The city of Clearwater, Florida, thought it was driving retention when it awarded car allowances to employees in addition to their salaries, but it looks like the city drove into a wall of criticism for this action, especially since the city had gone through layoffs of about 15 percent of its employees in recent years.
The negative uproar may have started when the St. Petersburg Times ran a story revealing that the car allowance cost the city $103,000 per year—for 21 employees. The city manager’s allowance comes to about $20 per day.
According to the Times, it was the city manager’s idea to institute the allowances “in order to stay competitive with private employers.” The paper quotes him as saying “It’s all about recruiting and retaining high–quality people … And that requirement is the same no matter the economy.” The mayor told the paper the allowances “were a matter of retention,” and several city council members said they would remain as part of employee contracts, highlighting that turnover in the positions was “virtually zero.”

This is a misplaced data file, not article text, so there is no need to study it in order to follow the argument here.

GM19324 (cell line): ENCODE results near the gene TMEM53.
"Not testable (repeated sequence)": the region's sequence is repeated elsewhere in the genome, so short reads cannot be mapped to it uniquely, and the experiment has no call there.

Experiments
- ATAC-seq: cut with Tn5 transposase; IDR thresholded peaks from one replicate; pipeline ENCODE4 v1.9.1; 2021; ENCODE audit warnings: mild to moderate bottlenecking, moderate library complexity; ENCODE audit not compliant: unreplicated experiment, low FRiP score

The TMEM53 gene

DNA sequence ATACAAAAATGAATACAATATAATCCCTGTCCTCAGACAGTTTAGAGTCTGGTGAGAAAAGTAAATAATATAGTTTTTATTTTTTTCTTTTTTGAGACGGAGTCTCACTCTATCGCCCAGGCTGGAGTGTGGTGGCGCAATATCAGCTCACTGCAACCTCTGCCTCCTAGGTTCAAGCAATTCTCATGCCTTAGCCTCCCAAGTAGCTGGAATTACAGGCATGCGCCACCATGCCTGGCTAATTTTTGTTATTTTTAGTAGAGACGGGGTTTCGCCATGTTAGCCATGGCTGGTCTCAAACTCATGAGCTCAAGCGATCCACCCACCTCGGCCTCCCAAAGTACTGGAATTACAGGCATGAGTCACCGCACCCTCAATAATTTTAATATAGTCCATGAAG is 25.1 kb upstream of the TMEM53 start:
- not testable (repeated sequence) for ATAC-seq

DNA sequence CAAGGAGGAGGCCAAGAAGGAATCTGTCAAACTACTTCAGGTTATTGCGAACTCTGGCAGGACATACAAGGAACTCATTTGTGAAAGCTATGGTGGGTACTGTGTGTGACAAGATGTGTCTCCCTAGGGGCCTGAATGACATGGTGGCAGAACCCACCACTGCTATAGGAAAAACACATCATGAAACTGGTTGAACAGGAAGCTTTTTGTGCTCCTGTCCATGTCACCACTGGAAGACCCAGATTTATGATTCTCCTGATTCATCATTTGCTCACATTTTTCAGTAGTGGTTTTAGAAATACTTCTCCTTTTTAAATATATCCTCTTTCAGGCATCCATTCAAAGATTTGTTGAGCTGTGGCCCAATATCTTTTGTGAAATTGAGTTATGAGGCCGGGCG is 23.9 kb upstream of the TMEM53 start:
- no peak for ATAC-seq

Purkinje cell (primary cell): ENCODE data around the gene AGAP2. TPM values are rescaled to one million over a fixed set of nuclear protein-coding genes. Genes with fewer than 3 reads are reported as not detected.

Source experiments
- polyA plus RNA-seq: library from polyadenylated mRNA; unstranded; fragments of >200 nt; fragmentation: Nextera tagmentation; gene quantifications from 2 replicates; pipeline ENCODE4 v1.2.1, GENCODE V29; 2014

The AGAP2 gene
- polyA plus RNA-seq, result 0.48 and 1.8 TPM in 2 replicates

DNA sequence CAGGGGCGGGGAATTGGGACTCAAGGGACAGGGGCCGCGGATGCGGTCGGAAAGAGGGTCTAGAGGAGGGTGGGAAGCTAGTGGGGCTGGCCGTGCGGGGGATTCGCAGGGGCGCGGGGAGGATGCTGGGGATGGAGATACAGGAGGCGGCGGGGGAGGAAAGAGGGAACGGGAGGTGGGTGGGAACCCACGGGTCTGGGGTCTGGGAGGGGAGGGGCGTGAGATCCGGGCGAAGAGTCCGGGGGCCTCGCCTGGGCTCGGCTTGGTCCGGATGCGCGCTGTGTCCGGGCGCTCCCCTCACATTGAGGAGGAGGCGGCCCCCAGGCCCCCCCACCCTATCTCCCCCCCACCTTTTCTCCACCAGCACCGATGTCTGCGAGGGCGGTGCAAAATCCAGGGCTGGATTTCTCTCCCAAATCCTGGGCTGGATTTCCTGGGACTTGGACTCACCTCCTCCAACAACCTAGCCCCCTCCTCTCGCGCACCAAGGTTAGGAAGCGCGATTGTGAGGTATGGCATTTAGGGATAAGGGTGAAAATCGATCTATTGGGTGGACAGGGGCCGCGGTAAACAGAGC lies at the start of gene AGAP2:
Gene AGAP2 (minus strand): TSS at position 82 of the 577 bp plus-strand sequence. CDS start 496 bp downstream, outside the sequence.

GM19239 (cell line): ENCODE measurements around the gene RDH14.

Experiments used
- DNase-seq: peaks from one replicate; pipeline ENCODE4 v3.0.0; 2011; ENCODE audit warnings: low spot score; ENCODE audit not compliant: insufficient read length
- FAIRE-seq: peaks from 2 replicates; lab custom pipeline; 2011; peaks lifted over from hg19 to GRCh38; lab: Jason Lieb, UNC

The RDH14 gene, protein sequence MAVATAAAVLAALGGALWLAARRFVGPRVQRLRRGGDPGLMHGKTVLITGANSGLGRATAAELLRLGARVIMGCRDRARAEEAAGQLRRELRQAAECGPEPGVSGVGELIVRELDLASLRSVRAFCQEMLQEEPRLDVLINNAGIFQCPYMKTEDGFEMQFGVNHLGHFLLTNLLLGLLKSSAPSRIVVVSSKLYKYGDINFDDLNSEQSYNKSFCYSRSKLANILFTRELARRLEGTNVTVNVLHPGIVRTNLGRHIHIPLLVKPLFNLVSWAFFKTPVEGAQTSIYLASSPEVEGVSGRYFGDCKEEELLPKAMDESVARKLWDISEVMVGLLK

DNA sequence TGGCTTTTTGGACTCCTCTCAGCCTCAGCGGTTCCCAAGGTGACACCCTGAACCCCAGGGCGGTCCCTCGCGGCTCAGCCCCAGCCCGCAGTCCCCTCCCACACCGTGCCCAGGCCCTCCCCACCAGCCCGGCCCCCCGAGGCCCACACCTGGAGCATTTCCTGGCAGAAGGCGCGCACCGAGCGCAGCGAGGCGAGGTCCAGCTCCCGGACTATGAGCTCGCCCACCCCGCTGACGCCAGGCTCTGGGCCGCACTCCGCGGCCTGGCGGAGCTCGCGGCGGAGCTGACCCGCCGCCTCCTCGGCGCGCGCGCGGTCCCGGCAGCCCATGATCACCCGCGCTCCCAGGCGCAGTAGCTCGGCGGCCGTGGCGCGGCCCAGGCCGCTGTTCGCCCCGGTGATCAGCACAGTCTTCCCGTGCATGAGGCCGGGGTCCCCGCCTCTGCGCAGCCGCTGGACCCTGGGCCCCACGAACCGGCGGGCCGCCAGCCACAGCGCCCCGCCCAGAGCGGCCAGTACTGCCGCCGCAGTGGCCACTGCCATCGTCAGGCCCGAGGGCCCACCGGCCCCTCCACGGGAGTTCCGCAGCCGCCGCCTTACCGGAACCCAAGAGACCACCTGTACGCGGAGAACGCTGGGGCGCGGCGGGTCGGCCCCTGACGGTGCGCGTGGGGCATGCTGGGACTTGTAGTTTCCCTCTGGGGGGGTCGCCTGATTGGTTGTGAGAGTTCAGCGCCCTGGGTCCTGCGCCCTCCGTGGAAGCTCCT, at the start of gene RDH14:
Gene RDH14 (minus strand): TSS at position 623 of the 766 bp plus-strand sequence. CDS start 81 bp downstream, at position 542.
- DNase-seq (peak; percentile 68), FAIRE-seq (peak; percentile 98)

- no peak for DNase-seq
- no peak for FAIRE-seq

The problem may not be the allowances, but the cost, which is higher than much larger municipalities. And adding fuel to the fire is the fact that Clearwater pays for the purchase, gas, and upkeep for 146 vehicles that city employees are allowed to take home without accounting for mileage, although some employees pay a “commuter fee” for travel outside the city.
Although car allowances have been given since 1999, the Times article has elicited a lot of commentary from local citizens because some rank-and-file employees gave wage concessions, and the allowances are given to the highest-paid management employees.
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